Sh'mini Atzeret and Simchat Torah: History
As Sukkot comes to an end, we encounter additional special days in the Jewish calendar: Sh’mini Atzeret and Simchat Torah.
Sh’mini Atzeret, Hebrew for “eighth-day convocation,” is the name given to the eighth day of Sukkot. Leviticus 23:36 proclaims: “On the eighth day you shall observe a holy convocation.” Jews in biblical times observed Sukkot for seven days. For them, this eighth day came after Simchat Torah; for Orthodox, Conservative, and many Reform Jews today, it is the last day of the Simchat Torah festival.
Sh’mini Atzeret was originally a time of reflection on the holy days of Sukkot, which had just ended. Jews who left the booths they had occupied throughout Sukkot engaged in a final day of prayer before returning to their daily routine. Over time, Sh’mini Atzeret also became a day on which Jews recited a special prayer for rain in the year to come – quite appropriate in view of Simchat Torah’s agricultural motif. The eighth day of Sukkot, Sh’mini Atzeret, is traditionally a separate festival in its own right. In Reform congregations, which generally observe one day of holidays, rather than two, Sh’mini Atzeret is observed concurrently with Simchat Torah, the festival of “Rejoicing in the Torah.”
Simchat Torah celebrates the end (and the beginning) of the annual Torah-reading cycle. Just as we reach the concluding section of Deuteronomy (the fifth book of the Torah) do we start over once again with Genesis (the first book of the Torah).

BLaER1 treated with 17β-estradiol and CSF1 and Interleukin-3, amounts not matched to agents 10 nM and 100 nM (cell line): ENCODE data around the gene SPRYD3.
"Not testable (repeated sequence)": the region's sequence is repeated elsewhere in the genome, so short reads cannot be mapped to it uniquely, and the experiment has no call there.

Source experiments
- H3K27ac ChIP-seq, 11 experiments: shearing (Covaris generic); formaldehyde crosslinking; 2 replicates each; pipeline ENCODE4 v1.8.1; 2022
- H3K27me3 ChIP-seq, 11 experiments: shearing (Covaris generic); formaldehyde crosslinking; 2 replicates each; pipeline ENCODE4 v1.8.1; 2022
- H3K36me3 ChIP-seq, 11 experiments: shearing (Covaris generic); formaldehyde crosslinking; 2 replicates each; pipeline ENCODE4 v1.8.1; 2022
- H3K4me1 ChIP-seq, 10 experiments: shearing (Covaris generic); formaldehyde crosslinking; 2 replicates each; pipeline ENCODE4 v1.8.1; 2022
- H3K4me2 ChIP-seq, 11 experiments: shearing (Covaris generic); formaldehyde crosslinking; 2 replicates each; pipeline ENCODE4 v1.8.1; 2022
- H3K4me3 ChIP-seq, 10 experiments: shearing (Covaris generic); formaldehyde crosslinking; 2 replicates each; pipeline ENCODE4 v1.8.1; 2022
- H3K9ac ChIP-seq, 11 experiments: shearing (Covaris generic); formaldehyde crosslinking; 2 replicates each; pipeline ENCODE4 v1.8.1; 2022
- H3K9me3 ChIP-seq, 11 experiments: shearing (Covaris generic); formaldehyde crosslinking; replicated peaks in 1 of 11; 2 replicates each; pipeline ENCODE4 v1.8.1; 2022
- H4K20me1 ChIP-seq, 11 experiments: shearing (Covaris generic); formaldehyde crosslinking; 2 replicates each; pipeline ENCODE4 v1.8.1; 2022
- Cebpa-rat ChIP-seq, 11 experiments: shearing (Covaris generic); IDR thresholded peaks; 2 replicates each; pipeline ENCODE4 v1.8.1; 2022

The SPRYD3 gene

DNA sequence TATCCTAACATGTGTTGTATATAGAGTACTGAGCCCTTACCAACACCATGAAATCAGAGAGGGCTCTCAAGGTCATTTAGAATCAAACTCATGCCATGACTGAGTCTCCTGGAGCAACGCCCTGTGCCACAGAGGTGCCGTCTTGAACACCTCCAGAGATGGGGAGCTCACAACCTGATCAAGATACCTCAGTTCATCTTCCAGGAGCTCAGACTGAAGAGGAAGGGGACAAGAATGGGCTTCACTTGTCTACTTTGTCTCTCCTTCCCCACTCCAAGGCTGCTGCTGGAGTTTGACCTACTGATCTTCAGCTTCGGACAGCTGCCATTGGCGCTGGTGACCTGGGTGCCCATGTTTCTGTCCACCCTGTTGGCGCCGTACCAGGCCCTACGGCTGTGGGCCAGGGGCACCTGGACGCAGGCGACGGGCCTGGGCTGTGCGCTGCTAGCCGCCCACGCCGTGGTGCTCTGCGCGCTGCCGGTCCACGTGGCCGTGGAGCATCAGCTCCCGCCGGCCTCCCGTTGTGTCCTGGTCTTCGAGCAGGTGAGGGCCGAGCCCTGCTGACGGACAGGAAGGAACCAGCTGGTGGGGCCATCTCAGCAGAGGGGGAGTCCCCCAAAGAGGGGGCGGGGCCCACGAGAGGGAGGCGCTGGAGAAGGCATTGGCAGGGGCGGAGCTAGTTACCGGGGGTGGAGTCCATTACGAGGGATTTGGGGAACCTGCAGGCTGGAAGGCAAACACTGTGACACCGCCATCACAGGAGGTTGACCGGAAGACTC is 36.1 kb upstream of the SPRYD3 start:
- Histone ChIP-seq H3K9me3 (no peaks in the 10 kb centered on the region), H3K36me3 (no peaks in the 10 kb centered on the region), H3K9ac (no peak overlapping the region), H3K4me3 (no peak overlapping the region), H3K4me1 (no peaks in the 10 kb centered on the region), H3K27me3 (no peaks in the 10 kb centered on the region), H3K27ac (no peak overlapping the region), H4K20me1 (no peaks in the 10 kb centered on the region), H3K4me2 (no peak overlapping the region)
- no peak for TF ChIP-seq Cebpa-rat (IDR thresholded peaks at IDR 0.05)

Only in the 11th century did the 9th day after the beginning of Simchat Torah take on both the name and the festive ritual of what we now recognize as Simchat Torah. An annual holiday of this nature implies a one-year cycle of Torah reading, but such was not always the case. In ancient Palestine, Jews followed a triennial, or three-year, cycle of Torah reading. The one-year cycle was a custom of the Babylonian Jewish community. It was not until the 8th century that the great majority of Jews adopted the annual system. Simchat Torah as an annual observance, then, emerged only after the divergence in customs over the Torah reading cycle was resolved.
Simchat Torah is a joyous celebration during which the Torah scrolls are taken from the ark and carried by congregants around the synagogue seven times. During these seven circuits, or hakafot, those not carrying Torahs often will wave brightly colored flags and sing Hebrew songs.
In Israel, Simchat Torah is observed on the one and only day of Sh’mini Atzeret, but for most Israelis it is just another day of Sukkot vacation. In many towns, public celebrations are held on the night after Simchat Torah. Known as hakafot shniyot (second processions), these events are simulations of Simchat Torah dancing and singing, but with professional musicians and electronic amplification. They are, in effect, "reruns" of Simchat Torah, designed to allow the public to enjoy the holiday without any of the restrictions or accoutrements of religion. These public festivals are usually popular and crowded.